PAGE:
Meat cocktails offer carnivorous pleasures in a drink

Take a sip and dig in: Meat cocktails are the latest trend about to hit your favorite bar. Across the country, bacon and other meats are taking up spots on martini rims and salmon is swimming upstream and into your vodka. It may be time to eschew lemon and lime and embrace a sausage garnish. Here’s a look at the expanding world of meatier libations.

John Reusing, bartender/owner of Bad Decisions in Fells Point, is always experimenting with new libations. He shared with b his tips on meating up beverages — and exclusively shared some new recipes.

REUSING: Adding meat into a cocktail may seem risky. But it can be done well with a little preparation. One of the main concerns is getting a good flavor from your preparation without allowing fat to enter the drink. Below are five methods of adding some of the flavors of your favorite cuts of meat into a balanced cocktail. I have also added several of my favorite meat drink recipes for you to try at home.


1. Smoker
Find a bottle of liquor you think would benefit from a new smoky dimension. After adding your meat to the smoker (I like using ribs or brisket), run a hose from the smoker and into a large bottle of liquor. Allow the smoke to bubble through the liquor for an hour while the meat cooks. Don’t put the liquor too close to the smoker or the alcohol can boil off and ruin it.

2. Garnish
The most common place where meat can be found in a cocktail is as the garnish. It can add a smoky, salty or even sweet (with caramelized meats) element to complete the cocktail and give it balance. Here is a favorite from Bad Decisions’ bacon and beer happy hours.

Apple Bacon Cheddar Martini
2 oz. good vodka (I use Sobieski)
0.5 oz. SchÖnauer Apfel Schnapps
Shake and strain into a chilled martini glass
Garnish with two chunks of cut, grilled bacon and one wedge of extra sharp cheddar cheese

3. Deglaze
Another great place to get a lot of great flavor from a piece of meat without a lot of the fat is deglazing a pan and using that liquid in a drink. If you have never deglazed a pan, it’s very easy and video instruction can be found online. I use either a good wine or vermouth and then cook it down to make thicker syrup.

Tenderloin Manhattan
2 oz. good rye whiskey ( I use Russell’s Reserve Rye 6 year)
1 oz. syrup made from pan-fried tenderloin slices and deglazing the pan with Dolin sweet red vermouth
1 dash of celery bitters Serve on the rocks

4. Beef stock This idea came to me while brainstorming what to write in this article. And several customers (victims) were given it to try. After we got the correct proportions nailed down, it turned out to be a tasty cocktail and demonstrated how pre-made beef stock can be used to make a meaty cocktail.

The Meatwad (pictured at the top of the page)
2 oz. rosemary-infused vodka
0.5 oz. beef stock (non fat)
Juice of half a lemon
Dash of simple syrup (sugar-water mix)
Dash of Worcestershire sauce
Wipe a slice of fresh horseradish root on the inside of a martini glass, shake all ingredients and add to prepared glass.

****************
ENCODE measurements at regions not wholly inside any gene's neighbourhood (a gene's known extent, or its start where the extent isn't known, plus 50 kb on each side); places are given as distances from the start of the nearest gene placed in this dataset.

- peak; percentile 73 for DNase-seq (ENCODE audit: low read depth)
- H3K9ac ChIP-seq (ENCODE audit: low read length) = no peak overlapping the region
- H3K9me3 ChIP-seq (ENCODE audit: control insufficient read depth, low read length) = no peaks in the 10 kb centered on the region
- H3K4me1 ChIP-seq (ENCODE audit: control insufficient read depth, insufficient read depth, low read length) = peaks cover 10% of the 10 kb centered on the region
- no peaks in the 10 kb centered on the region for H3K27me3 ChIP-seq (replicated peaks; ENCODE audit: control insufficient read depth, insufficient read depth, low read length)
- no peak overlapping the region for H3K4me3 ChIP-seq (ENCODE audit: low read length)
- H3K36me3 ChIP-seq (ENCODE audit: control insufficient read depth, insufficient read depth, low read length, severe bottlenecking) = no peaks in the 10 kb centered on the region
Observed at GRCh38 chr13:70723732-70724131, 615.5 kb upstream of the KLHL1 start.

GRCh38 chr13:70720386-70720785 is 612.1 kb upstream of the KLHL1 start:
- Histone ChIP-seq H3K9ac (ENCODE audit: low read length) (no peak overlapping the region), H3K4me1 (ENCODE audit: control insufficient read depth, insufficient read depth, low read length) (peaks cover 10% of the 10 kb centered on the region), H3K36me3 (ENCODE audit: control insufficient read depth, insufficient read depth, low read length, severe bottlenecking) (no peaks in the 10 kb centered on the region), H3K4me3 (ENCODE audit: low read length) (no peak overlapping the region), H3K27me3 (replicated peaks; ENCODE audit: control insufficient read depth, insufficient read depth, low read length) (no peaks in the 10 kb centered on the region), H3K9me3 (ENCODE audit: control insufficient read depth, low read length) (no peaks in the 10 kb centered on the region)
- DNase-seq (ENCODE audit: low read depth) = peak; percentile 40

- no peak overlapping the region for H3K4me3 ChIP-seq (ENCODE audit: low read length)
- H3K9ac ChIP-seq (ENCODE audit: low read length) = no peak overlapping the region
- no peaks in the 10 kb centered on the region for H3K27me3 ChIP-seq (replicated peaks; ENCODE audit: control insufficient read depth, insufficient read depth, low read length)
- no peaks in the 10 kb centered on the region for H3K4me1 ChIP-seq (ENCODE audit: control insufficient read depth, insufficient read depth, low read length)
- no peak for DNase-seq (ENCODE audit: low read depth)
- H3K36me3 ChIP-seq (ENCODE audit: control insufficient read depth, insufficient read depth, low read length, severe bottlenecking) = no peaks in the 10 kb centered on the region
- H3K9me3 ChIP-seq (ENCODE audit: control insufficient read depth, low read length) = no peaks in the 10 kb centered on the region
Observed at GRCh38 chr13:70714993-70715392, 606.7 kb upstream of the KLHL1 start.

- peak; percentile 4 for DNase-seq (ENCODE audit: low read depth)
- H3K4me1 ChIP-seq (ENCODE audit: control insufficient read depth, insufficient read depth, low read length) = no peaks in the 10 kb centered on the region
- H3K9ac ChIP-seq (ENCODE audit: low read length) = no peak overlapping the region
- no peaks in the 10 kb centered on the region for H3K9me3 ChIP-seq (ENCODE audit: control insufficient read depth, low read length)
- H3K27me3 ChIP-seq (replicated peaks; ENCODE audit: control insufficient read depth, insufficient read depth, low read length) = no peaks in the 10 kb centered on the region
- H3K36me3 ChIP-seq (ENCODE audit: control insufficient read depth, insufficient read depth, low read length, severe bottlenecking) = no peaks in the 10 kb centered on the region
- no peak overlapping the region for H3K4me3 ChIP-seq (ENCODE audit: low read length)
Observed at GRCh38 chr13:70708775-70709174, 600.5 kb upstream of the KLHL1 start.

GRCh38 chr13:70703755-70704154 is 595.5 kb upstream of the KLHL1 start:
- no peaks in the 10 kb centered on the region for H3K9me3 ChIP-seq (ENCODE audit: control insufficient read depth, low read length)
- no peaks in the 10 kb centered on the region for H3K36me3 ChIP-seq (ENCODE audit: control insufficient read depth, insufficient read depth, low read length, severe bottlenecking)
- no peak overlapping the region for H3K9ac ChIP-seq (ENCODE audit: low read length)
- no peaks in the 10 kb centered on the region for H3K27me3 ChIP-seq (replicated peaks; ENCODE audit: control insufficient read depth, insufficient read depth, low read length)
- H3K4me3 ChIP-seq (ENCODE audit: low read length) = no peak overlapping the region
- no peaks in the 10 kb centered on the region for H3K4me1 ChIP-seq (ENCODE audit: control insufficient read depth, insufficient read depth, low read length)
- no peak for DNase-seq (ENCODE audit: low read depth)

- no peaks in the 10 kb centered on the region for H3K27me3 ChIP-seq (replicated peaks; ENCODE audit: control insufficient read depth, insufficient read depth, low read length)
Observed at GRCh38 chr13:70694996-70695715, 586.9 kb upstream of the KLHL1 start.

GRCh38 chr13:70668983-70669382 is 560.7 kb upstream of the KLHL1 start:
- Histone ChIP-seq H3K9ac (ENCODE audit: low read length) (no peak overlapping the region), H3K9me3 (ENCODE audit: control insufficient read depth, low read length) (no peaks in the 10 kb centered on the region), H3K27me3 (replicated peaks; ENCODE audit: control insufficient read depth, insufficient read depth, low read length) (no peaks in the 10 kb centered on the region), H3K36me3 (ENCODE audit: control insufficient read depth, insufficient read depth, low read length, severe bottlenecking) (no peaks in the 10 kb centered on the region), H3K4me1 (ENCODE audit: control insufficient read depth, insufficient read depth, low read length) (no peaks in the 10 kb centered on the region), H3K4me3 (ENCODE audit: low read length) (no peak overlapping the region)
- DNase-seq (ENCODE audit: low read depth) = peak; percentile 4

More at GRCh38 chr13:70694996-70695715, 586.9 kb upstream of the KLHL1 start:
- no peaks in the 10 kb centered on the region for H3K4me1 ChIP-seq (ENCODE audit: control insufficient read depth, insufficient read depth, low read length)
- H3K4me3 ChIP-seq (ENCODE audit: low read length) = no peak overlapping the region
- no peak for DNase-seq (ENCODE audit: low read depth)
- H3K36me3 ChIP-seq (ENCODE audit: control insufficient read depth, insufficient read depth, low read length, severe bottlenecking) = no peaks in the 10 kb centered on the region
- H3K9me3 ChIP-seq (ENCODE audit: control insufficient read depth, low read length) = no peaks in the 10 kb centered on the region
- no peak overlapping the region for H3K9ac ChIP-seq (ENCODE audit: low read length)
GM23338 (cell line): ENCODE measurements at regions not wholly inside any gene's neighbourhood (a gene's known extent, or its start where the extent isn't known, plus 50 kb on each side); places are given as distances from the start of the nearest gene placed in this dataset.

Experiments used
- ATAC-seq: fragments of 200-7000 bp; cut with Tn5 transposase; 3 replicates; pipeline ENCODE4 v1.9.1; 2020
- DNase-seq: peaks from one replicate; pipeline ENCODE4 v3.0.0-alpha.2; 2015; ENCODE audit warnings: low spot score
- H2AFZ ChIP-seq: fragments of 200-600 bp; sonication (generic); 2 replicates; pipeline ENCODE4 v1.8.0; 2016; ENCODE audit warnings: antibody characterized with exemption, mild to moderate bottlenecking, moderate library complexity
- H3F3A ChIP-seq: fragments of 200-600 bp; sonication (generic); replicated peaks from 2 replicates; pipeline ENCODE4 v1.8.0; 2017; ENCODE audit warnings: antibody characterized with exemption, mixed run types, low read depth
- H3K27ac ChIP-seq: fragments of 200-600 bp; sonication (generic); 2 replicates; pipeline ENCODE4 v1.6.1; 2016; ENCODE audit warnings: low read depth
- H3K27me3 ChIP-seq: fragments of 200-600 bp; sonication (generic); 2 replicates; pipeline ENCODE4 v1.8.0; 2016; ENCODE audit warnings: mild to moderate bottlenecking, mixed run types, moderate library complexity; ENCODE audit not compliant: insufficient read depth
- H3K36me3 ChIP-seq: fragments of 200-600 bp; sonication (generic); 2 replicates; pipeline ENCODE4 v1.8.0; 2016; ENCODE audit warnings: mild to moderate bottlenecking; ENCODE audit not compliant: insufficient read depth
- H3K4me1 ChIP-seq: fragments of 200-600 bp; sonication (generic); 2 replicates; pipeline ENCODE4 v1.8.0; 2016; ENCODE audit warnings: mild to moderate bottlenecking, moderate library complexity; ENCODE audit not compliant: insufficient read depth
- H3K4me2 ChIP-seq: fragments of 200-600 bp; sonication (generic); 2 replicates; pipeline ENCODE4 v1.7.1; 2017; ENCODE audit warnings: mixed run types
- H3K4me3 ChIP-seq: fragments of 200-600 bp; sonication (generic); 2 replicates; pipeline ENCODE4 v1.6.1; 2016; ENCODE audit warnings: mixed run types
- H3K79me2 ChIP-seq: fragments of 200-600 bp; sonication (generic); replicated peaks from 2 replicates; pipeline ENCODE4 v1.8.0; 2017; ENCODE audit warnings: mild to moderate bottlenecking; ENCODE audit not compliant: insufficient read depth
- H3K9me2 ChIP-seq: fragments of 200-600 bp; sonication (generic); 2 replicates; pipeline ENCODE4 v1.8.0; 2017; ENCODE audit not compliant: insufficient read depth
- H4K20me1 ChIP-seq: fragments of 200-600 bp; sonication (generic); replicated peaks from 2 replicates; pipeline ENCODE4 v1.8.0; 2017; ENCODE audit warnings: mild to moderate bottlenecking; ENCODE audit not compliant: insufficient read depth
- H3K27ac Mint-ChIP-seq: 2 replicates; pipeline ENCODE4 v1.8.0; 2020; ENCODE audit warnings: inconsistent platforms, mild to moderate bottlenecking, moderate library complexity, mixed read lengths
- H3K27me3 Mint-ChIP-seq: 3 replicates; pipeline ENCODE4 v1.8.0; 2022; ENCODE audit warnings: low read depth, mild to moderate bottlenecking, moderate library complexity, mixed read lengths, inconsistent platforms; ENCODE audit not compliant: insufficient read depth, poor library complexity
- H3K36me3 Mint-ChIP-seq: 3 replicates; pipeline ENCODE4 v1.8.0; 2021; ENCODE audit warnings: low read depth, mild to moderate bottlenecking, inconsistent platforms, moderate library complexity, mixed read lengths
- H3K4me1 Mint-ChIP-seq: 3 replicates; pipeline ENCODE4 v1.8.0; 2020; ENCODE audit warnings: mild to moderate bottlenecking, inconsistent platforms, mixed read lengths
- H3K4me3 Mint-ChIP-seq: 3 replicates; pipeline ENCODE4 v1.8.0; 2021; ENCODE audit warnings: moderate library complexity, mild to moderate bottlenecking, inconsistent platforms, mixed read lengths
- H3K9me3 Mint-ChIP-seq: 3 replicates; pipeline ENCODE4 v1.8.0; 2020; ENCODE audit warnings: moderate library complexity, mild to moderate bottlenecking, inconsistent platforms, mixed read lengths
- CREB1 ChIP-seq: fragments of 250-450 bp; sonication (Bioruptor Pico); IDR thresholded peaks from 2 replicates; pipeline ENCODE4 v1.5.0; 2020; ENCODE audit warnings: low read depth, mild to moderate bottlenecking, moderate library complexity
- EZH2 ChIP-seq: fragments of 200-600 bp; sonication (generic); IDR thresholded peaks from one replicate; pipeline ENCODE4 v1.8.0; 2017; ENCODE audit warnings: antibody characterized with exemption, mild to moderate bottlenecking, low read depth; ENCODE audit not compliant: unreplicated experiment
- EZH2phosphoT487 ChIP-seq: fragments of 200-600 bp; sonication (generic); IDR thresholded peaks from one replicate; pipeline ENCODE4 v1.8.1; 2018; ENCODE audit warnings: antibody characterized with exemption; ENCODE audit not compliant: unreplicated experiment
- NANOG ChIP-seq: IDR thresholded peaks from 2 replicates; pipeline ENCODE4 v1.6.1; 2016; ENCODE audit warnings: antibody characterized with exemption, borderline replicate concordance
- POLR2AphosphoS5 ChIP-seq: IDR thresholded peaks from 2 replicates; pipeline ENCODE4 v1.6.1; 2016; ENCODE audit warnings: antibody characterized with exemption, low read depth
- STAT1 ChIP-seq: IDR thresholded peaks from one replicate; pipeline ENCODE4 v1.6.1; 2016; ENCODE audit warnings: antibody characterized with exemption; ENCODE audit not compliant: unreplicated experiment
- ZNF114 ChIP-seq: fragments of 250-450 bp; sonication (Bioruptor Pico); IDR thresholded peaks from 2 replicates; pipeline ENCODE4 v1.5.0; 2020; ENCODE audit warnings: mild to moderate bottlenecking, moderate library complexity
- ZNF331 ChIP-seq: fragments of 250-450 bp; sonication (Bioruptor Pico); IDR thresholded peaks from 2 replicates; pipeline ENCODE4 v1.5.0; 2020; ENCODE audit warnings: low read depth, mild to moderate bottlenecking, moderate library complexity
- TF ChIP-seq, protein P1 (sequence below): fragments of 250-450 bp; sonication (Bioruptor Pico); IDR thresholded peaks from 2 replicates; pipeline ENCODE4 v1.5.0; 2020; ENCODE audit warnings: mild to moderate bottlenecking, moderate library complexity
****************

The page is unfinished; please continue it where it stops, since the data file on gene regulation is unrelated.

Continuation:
Garnish with a thin slice of very rare beef

5. Sushi grade fish
Using sushi-grade fish in a cocktail is very easy if you get a quality product and keep the fish fresh. There are a lot of liquor flavors that complement fish, shellfish or roe without making the cocktail seem “fishy.” Below is one of my favorite drinks to enjoy and to make for friends.

Ahi-Tuna-Tini (left)
Pan sear a piece of spice-covered ahi tuna to just barely cook the outside and leave the inside raw
Cut into thin slices and spear two of the slices on a straw or cocktail sword
In a shaker combine: 0.5 oz. Domaine De Canton ginger liqueur and 2 oz. good shochu (This is a hard-to-find ingredient but well worth the effort to track down. Ty Ku makes a decent shochu that is popping up in liquor stores)
Shake until cold and serve up, garnish with your speared slices of ahi tuna

•••• Leading the way: Bakon Vodka and Smoked Salmon Flavored Vodka
Bacon enthusiasts can now belly on up to the bar for a bacon cocktail made from Bakon Vodka. And the Alaska Distillery in Wasilla just recently launched its Smoked Salmon Flavored Vodka, about a year after the Seattle-based Black Rock Spirits introduced Bakon Vodka. Where did these come from? “I think there was some madness and some drunkenness involved, honestly,” said Toby Foster, an Alaska Distillery partner and the one charged with coming up with new flavors with Alaska themes. Foster’s intent was to market a local vodka which would stand out among the numerous other bottles on the liquor store shelves. “I was trying to think of something Alaskan. What’s more Alaskan than smoked salmon?” he said. Vodka is the highest-selling spirits category in the country, and in the past five or six years, flavored vodkas have been taking off, said Danielle Eddy, spokeswoman for the Distilled Spirits Council of the United States. “In the past few months, Bakon Vodka came out on the market. However, smoked salmon vodka is the most unique that we’ve heard of,” Eddy said. The five-year-old Alaska Distillery uses Alaska products when it can: grain from Delta Junction, potatoes from the Matanuska-Susitna valley and now salmon caught in the Gulf of Alaska. The key to the newest vodka’s flavor is how they smoke the salmon. Once the fish is smoked, the skin is removed and employees masticate the fillets. The chunks are placed into a large vat, where highly concentrated ethanol is mixed in. From that stew is pulled the flavor, rich color and essence of the salmon. Both vodkas have found uses beyond their intended use in a Bloody Mary. “It’s good for all of us because it takes it out of the stage of a novelty,” said Black Rock Spirits partner Sven Liden. “Especially when you see these flavors in cocktail lounges, it’s not just something weird to do.” AP AND CHICAGO TRIBUNE

Photos by Brian Krista, b

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